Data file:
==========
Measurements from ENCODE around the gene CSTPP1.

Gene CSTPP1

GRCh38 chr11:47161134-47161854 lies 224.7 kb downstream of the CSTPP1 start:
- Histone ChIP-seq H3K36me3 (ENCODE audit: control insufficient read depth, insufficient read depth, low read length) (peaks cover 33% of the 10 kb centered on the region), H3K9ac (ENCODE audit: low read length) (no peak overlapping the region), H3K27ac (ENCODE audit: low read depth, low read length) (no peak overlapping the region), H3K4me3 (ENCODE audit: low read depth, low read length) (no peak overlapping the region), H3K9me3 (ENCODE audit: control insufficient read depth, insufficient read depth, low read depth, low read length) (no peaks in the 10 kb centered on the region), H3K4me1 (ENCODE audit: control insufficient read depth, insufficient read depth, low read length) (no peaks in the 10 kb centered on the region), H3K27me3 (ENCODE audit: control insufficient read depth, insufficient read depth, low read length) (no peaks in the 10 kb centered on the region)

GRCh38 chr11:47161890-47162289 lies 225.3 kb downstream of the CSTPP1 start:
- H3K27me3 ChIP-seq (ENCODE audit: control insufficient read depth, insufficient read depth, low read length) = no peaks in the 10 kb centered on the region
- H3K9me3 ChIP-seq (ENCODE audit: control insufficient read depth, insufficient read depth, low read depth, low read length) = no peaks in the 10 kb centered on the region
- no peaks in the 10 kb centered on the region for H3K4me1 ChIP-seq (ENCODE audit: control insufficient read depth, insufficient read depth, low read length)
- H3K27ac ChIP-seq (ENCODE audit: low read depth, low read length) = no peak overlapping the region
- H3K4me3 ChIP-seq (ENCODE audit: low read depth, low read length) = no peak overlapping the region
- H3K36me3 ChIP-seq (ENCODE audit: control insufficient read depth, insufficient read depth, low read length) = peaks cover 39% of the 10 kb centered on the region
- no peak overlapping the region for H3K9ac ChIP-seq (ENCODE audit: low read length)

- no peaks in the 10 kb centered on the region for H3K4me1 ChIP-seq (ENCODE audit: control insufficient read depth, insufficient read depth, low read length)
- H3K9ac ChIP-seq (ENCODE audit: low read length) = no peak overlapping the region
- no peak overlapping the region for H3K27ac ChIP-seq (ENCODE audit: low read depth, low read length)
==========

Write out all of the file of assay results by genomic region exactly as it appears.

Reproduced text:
Measurements from ENCODE around the gene CSTPP1.

Gene CSTPP1

GRCh38 chr11:47161134-47161854 lies 224.7 kb downstream of the CSTPP1 start:
- Histone ChIP-seq H3K36me3 (ENCODE audit: control insufficient read depth, insufficient read depth, low read length) (peaks cover 33% of the 10 kb centered on the region), H3K9ac (ENCODE audit: low read length) (no peak overlapping the region), H3K27ac (ENCODE audit: low read depth, low read length) (no peak overlapping the region), H3K4me3 (ENCODE audit: low read depth, low read length) (no peak overlapping the region), H3K9me3 (ENCODE audit: control insufficient read depth, insufficient read depth, low read depth, low read length) (no peaks in the 10 kb centered on the region), H3K4me1 (ENCODE audit: control insufficient read depth, insufficient read depth, low read length) (no peaks in the 10 kb centered on the region), H3K27me3 (ENCODE audit: control insufficient read depth, insufficient read depth, low read length) (no peaks in the 10 kb centered on the region)

GRCh38 chr11:47161890-47162289 lies 225.3 kb downstream of the CSTPP1 start:
- H3K27me3 ChIP-seq (ENCODE audit: control insufficient read depth, insufficient read depth, low read length) = no peaks in the 10 kb centered on the region
- H3K9me3 ChIP-seq (ENCODE audit: control insufficient read depth, insufficient read depth, low read depth, low read length) = no peaks in the 10 kb centered on the region
- no peaks in the 10 kb centered on the region for H3K4me1 ChIP-seq (ENCODE audit: control insufficient read depth, insufficient read depth, low read length)
- H3K27ac ChIP-seq (ENCODE audit: low read depth, low read length) = no peak overlapping the region
- H3K4me3 ChIP-seq (ENCODE audit: low read depth, low read length) = no peak overlapping the region
- H3K36me3 ChIP-seq (ENCODE audit: control insufficient read depth, insufficient read depth, low read length) = peaks cover 39% of the 10 kb centered on the region
- no peak overlapping the region for H3K9ac ChIP-seq (ENCODE audit: low read length)

- no peaks in the 10 kb centered on the region for H3K4me1 ChIP-seq (ENCODE audit: control insufficient read depth, insufficient read depth, low read length)
- H3K9ac ChIP-seq (ENCODE audit: low read length) = no peak overlapping the region
- no peak overlapping the region for H3K27ac ChIP-seq (ENCODE audit: low read depth, low read length)